Policy Platforms, Campaign Spending and Voter Participation
AbstractWe model electoral competition between two parties in a winner-take-all election. Parties choose strategically first their platforms and then their campaign spending under aggregate uncertainty about voters' preferences. We use the model to examine why campaign spending in the United States has increased at the same time that politics has become more polarized. We find that the popular explanation Â better targeting of campaign spending Â is not a likely explanation. While better targeting does lead to greater spending, it leads to less polarization. Instead we argue that the likely explanation is that voters references have become more volatile. This will both raise campaign spending and increase polarization. At the same time it is consistent with the observation that voters have become less committed to the two parties.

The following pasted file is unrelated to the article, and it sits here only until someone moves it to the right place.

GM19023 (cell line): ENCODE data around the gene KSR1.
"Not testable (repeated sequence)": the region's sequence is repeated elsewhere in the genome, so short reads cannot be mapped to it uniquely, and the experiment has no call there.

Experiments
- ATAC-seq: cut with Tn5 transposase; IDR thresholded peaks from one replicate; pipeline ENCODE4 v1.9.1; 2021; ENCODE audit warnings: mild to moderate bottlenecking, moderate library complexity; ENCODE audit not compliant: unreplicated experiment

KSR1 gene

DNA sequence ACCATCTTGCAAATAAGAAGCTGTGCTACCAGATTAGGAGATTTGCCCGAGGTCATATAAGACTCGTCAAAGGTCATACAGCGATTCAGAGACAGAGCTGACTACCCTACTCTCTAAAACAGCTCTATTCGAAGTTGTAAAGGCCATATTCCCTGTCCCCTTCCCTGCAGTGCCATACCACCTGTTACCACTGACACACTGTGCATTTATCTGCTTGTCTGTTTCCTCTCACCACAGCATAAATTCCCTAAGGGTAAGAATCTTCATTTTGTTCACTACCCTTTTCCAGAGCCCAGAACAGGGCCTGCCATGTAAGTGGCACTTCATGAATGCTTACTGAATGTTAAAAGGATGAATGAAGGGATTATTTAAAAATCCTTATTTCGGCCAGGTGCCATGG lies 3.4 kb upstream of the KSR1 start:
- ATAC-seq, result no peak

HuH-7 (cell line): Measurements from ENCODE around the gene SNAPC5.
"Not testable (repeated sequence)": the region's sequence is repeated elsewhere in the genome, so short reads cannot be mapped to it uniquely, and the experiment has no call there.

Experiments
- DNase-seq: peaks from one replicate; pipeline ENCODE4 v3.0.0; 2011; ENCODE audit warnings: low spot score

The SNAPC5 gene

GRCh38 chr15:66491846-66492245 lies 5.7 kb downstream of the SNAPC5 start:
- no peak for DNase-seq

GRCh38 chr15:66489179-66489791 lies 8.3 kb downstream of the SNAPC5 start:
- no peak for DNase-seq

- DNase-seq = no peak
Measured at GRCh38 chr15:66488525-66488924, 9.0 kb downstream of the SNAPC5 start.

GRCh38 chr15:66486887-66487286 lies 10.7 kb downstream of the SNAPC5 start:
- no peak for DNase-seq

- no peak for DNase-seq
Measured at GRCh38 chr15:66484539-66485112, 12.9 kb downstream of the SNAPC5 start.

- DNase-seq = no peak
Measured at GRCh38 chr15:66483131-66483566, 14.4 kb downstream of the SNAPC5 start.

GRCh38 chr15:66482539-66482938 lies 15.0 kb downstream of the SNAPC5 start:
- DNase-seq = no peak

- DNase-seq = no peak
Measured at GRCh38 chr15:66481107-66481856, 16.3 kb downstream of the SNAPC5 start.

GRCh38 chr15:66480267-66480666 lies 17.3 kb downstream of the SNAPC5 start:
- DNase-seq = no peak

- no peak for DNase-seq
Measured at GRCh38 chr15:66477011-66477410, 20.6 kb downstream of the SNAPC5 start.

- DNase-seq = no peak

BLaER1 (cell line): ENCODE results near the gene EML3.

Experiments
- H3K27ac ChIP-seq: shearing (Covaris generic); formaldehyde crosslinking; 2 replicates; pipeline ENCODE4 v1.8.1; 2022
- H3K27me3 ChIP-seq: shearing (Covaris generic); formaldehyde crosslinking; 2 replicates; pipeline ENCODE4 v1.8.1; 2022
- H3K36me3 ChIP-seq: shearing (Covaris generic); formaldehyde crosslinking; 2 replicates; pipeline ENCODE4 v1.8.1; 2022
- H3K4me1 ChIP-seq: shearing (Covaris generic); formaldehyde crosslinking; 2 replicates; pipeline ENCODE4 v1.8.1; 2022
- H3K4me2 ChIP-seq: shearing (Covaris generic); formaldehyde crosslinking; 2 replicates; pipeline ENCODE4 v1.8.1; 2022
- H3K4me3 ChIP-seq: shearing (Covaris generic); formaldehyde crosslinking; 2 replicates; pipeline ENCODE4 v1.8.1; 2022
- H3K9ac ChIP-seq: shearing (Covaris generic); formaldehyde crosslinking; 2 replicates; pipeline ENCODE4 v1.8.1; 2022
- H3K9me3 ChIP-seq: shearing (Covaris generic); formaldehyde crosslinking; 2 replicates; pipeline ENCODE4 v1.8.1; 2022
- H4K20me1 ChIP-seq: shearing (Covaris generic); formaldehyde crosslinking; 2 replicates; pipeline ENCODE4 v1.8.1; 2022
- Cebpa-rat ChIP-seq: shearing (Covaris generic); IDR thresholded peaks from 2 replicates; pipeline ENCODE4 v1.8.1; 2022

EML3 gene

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Bibliographic InfoPaper provided by David K. Levine in its series Levine's Working Paper Archive with number 618897000000000935.
Date of creation: 17 Mar 2007
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Other versions of this item:
- Herrera, Helios & Levine, David K. & Martinelli, César, 2008. "Policy platforms, campaign spending and voter participation," Journal of Public Economics, Elsevier, vol. 92(3-4), pages 501-513, April.
- Helios Herrera & David K. Levine & Cesar Martinelli, 2005. "Policy Platforms, Campaign Spending and Voter Participation," Working Papers 0503, Centro de Investigacion Economica, ITAM.
- D72 - Microeconomics - - Analysis of Collective Decision-Making - - - Political Processes: Rent-seeking, Lobbying, Elections, Legislatures, and Voting Behavior
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